A Legal Solution to a Health Problem

In the United States, more than 36.5 percent of adults and roughly 20 percent of children ages 6 to 19 are obese, and obesity-related conditions such as heart disease, stroke, type 2 diabetes, and some types of cancer are among the leading causes of otherwise preventable deaths. This has led some public health and nutrition experts to suggest that the nation implement a tax on junk food to combat unhealthy eating.

To that end, a team of researchers from the New York University (NYU) College of Global Public Health and the Friedman School of Nutrition Science and Policy at Tufts University set out to determine the legality and administrative feasibility of a federal junk food tax. The results of their research have now been published in the American Journal of Public Health.

Obesity in the U.S. Image Credit: CDC Behavioral Risk Factor Surveillance System

After looking at scientific and legal literature from both the U.S. and other nations, the team concluded that the most effective approach would be a federal-level excise tax on junk food manufacturers instead of consumers.

"Our finding that a federal manufacturer excise junk food tax — defined through product category or combined category-nutrient approaches — appears to be legally and administratively feasible and has strong implications for nutrition policy,” study author Jennifer L. Pomeranz, a public health policy and management assistant professor at NYU, said in a press release.

Not Unique

Taxing junk food is actually not that uncommon. The Economic Times counts eight countries, including Mexico and Japan, that have implemented some form of taxation specifically intended to help in the fight against obesity. A number of states in the U.S. already have a junk food tax in effect. Experts agree, however, that the new study's focus on a federal tax aimed at manufacturers would likely be most effective.

"The advantage of taxing the manufacturer is that it gets built into the price that the consumer sees on the shelf, rather than being added at the register," Jonathan Gruber, Ford Professor of Economics at MIT's Department of Economics, told Futurism. "Economic research shows that consumers are more responsive to the former than the latter. The tax would be much more effective at the national level because otherwise folks avoid the tax by buying in other jurisdictions."

Susan E. Horton, a health economics professor from the University of Waterloo School of Public Health and Health Systems, agrees with the idea, but thinks implementing it might be easier said than done in the U.S.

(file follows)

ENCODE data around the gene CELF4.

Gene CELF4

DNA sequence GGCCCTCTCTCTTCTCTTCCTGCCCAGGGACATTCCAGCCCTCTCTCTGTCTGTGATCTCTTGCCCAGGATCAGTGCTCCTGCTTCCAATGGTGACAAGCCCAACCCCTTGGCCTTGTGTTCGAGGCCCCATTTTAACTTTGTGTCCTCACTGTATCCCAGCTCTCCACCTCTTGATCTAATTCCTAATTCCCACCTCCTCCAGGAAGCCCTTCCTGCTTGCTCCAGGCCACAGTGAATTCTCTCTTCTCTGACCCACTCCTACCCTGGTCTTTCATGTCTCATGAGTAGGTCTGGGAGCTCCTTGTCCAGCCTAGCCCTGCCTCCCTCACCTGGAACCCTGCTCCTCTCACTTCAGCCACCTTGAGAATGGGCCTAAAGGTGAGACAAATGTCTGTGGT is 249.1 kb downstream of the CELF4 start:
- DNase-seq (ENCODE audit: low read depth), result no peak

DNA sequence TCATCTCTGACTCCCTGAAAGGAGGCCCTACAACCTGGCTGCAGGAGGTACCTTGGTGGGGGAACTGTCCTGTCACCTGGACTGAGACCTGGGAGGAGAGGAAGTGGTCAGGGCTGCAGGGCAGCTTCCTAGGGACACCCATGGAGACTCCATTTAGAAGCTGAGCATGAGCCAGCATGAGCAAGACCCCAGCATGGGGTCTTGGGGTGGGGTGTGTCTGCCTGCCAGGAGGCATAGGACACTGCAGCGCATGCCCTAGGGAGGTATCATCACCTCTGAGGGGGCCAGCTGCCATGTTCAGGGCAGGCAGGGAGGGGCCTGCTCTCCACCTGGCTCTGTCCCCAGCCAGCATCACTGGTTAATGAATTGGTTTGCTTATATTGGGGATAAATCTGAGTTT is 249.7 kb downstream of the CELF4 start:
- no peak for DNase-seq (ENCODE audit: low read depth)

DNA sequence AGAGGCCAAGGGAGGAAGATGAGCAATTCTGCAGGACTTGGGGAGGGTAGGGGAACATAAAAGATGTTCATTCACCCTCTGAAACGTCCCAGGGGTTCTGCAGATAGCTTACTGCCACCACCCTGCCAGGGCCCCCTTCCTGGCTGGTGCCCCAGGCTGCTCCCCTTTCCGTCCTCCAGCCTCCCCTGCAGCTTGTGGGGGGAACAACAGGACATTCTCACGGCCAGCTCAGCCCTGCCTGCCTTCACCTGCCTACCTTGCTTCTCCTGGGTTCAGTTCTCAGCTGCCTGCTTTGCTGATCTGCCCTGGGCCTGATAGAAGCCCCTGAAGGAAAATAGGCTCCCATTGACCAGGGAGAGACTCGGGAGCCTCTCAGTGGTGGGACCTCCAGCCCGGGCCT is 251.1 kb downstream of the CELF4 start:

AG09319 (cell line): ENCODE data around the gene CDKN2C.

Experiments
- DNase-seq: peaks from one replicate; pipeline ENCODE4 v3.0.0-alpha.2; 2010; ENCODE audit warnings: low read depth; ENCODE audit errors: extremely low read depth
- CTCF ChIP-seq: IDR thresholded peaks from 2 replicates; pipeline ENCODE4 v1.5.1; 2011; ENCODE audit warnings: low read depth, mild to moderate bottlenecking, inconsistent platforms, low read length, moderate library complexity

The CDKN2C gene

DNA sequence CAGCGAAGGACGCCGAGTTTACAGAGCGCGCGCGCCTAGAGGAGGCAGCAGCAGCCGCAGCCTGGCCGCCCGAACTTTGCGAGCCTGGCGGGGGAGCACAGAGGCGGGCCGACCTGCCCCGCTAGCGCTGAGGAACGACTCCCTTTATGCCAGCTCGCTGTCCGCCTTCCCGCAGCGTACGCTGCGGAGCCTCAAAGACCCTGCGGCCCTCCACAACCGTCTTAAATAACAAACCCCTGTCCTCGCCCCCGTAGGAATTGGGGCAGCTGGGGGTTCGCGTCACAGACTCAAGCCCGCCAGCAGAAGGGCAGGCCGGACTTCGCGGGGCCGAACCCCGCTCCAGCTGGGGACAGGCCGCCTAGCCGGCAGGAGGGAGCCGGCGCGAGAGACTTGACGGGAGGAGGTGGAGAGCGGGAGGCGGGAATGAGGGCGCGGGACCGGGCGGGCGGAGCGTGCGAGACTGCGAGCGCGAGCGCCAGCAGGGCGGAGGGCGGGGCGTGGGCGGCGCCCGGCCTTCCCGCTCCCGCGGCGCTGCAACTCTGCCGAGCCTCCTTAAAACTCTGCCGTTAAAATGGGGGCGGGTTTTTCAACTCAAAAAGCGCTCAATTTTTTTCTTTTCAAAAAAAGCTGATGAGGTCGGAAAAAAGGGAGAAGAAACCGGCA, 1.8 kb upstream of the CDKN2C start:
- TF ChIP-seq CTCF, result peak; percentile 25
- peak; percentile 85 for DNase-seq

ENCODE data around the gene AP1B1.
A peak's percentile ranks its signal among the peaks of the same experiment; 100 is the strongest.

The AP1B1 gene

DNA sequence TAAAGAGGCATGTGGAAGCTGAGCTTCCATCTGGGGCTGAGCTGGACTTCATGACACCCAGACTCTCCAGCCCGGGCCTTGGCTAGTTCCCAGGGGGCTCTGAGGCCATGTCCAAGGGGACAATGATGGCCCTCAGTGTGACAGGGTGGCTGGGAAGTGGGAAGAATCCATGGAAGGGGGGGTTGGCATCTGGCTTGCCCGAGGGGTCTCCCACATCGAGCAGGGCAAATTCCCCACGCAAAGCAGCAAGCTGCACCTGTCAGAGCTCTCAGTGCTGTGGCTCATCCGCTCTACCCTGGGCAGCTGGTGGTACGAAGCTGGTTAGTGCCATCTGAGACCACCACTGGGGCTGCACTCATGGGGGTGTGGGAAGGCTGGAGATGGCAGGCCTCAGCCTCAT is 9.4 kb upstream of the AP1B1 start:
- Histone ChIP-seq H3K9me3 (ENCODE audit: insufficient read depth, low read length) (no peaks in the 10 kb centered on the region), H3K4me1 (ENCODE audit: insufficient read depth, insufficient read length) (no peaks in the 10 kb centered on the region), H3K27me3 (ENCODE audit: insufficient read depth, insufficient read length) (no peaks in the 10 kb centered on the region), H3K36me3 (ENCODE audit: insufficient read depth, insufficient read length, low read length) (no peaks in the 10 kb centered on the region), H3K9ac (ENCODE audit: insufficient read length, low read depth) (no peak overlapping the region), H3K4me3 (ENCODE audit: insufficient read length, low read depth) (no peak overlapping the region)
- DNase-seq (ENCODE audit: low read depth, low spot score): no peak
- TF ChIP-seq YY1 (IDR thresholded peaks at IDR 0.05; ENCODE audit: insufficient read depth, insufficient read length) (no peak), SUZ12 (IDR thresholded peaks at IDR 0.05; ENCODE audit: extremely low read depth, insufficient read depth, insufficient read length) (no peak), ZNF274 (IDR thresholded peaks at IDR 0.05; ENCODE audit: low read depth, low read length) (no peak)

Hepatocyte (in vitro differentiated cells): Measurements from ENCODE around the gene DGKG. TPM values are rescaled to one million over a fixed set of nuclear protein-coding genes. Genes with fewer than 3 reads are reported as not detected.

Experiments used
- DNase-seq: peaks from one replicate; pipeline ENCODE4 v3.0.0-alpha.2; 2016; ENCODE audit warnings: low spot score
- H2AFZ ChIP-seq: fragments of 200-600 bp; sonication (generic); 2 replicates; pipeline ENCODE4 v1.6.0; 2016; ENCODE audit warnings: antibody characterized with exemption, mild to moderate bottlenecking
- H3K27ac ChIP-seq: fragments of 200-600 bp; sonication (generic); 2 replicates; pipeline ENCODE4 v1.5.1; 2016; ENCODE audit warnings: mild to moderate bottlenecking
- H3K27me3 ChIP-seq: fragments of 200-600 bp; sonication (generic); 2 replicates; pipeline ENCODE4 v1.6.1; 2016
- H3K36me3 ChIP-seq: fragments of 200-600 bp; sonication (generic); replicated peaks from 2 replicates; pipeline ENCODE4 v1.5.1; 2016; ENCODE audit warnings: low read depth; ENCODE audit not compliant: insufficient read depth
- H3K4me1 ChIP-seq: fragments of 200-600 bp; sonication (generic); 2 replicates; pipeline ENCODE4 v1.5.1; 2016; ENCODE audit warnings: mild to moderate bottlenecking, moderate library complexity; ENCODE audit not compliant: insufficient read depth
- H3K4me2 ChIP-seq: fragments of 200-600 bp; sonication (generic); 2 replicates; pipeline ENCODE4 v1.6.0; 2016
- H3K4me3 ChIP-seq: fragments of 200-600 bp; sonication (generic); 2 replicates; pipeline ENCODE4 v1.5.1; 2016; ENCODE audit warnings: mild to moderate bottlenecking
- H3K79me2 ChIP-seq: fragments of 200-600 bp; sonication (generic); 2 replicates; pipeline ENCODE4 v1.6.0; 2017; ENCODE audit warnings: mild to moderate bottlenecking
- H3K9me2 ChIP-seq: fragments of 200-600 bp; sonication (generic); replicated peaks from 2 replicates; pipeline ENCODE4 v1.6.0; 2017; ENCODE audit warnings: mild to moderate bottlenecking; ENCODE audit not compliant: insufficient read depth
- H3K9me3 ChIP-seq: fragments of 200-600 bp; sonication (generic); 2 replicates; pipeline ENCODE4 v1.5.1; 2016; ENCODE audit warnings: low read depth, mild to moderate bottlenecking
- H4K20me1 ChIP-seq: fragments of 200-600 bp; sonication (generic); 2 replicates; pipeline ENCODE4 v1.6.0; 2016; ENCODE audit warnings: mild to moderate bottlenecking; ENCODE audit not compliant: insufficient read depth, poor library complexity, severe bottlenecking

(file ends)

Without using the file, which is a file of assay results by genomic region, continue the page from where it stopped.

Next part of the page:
"The broader approach is preferable — national rather than state-by-state — since it has a broader effect, and state-by-state approaches are bad for restaurants and stores on the boundary of another state [as] people can walk across the road or drive a short distance to avoid the tax," Horton told Futurism. "But in the U.S. there is a lot of heterogeneity in attitudes that makes the national approach more difficult to pass."

Horton, however, said that taxing the manufacturer or the consumer would be the same in the end. "If the producer is taxed, the costs are usually passed on to the consumer; economic theory suggests this," she said. "The bigger issue is how the tax is applied — for example, [as] a fixed absolute amount or a percentage. There are arguments in favor of both approaches, and the effects are somewhat different."

At any rate, both Gruber and Horton agree that a junk food tax could eventually lower obesity rates or at least slow down their increase. The first target, both noted, should be sugary sodas and other sugar-sweetened beverages. "Prioritizing is tough, but a clear place to start is sugary sodas. You want to focus on goods where there are clear substitutes that are a lot better for folks," said Gruber.

The obesity problem in the U.S. is about more than just physical health. Obese children are more likely than their normal weight peers to be bullied, experience depression, and have lower self-esteem. Obesity is also having a significant negative impact on the nation's economy, with annual cost estimates exceeding $1.4 trillion.

If a tax on junk food can effectively help the nation address this pervasive problem, it's well worth considering.

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